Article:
Finding a competent property manager is a matter of knowing the right questions to ask.
You’re on the lookout for a good partner, someone who will look after your needs, attend to the small details and generally have your well-being at heart.
What you don’t want is indifference, unreturned calls and problems swept under the carpet.
So, how do you find that special person – a good property manager.
Landlords should meet with at least two property managers before making a choice – and price shouldn’t be the main criteria.
The main thing is to trust your instincts when you meet the people who are going to be managing your property. If you don’t like them from talking to them, don’t go with them just because they’re cheaper. For an investment, usually of at least half a million dollars, you should be picking the person who you feel is the most professional agent to manage the property.
We recommend asking some key questions at that first face-to-face meeting at the top of the list is: ‘what’s your ratio of properties to manager?’ If people are managing more than 200, you might find they don’t have enough time in the day to service those clients.
Another question that should be high on a landlord’s list is how long your prospective manager has been doing this type of work. There are a lot of property managers who are 17 or 18-year-olds just out of high school who have done a certificate course online. Find someone who you can trust and has the experience.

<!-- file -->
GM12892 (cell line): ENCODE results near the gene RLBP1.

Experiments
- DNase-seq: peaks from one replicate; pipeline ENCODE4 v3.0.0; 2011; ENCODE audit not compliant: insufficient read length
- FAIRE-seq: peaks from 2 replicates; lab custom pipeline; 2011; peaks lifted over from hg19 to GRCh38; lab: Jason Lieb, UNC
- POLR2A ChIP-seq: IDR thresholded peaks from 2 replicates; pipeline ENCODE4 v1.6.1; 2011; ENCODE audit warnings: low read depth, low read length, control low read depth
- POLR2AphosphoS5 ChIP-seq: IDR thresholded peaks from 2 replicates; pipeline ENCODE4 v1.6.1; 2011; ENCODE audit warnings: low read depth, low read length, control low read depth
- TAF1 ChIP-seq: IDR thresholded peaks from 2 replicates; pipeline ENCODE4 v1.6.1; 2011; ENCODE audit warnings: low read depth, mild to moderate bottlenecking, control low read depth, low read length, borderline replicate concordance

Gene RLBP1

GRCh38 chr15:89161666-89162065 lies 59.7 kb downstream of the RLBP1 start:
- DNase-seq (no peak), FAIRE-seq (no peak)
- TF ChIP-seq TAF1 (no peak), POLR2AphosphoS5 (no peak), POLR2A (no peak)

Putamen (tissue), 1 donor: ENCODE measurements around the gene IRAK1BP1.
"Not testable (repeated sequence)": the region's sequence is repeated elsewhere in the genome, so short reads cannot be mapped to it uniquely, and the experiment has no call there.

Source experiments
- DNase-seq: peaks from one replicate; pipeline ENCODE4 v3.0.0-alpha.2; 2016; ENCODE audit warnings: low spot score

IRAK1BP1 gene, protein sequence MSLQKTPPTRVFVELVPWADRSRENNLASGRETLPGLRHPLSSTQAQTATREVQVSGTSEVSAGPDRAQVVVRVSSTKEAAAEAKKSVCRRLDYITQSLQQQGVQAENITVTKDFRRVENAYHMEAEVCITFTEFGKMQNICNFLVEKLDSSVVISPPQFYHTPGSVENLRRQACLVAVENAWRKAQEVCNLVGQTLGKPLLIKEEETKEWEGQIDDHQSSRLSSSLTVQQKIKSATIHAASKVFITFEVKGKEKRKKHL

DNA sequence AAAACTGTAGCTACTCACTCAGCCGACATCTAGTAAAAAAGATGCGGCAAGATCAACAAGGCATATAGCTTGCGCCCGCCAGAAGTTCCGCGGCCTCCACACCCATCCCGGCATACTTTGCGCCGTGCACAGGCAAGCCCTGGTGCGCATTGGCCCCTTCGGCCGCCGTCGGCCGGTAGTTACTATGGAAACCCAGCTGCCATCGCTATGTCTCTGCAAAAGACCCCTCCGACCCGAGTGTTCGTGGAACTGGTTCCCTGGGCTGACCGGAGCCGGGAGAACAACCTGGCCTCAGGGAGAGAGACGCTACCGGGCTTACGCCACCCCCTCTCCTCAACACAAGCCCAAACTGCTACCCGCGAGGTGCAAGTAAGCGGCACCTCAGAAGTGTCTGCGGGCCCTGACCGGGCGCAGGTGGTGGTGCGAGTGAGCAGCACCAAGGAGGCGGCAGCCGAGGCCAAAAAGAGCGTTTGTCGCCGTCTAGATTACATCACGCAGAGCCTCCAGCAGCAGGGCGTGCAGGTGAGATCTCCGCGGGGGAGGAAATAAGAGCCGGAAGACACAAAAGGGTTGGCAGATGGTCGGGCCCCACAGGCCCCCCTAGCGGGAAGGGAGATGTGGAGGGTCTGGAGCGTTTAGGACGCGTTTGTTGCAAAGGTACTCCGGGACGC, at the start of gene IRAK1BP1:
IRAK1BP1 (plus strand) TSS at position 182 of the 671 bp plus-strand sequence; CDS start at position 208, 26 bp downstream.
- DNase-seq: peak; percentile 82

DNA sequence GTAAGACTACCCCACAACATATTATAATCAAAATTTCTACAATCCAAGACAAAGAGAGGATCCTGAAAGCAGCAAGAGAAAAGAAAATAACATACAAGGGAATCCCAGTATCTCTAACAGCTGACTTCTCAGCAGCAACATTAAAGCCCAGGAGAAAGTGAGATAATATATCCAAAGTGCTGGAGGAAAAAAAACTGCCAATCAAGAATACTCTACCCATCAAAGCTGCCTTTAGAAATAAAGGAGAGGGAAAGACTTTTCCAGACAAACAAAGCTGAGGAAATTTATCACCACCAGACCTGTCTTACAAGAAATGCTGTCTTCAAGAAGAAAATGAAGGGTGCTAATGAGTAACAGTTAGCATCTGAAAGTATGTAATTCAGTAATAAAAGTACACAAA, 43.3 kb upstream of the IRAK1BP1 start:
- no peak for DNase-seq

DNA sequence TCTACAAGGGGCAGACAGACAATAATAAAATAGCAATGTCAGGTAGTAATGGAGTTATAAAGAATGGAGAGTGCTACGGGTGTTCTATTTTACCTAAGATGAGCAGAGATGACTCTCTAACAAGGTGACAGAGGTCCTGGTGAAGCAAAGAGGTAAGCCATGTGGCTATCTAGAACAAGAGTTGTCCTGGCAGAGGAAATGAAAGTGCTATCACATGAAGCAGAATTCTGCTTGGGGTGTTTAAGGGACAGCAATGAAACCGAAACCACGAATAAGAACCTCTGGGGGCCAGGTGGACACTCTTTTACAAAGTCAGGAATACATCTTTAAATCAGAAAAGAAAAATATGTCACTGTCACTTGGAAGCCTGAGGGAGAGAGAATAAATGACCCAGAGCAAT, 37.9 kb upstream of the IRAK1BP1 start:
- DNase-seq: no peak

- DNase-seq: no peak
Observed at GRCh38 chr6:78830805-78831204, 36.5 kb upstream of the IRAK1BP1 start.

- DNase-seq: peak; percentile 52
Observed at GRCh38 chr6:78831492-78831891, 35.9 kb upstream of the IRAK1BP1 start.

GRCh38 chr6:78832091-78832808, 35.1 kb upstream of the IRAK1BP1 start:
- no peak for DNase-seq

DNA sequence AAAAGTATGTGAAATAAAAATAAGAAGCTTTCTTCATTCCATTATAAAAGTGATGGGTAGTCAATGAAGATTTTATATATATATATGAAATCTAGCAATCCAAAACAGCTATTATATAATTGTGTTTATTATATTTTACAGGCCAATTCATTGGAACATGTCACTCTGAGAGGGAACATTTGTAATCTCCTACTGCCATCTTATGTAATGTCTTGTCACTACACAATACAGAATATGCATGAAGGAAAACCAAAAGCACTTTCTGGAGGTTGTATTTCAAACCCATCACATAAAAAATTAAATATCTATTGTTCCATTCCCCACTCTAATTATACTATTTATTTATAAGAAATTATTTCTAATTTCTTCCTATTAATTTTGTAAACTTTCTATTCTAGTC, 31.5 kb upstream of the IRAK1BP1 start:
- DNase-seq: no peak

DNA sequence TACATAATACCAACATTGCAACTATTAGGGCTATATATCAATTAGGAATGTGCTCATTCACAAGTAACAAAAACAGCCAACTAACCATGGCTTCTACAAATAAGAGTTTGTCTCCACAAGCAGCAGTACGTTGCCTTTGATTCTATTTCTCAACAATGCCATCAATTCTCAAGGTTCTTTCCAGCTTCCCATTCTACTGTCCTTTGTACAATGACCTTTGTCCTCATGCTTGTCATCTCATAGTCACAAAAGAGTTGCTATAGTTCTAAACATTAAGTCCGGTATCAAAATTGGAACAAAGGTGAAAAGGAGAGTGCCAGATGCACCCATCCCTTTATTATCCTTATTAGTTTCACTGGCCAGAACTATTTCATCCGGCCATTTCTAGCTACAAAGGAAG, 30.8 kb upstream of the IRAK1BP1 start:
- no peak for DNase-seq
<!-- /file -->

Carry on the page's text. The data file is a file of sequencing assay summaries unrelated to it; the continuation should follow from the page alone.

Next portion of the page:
Other questions to ask prospective property managers include: how are tenants selected and screened; how often are inspections undertaken; and how detailed are inspection reports?
Fees for property management vary between states – and sometimes between suburbs. However, standard charges in Australia are generally between five and 10 per cent of a property’s rent, with other services, such as lease preparation and letting fees, billed on top of that.
For more questions or if you are interested in us managing your property please get in touch.
Original article found here written by Michael Yardney.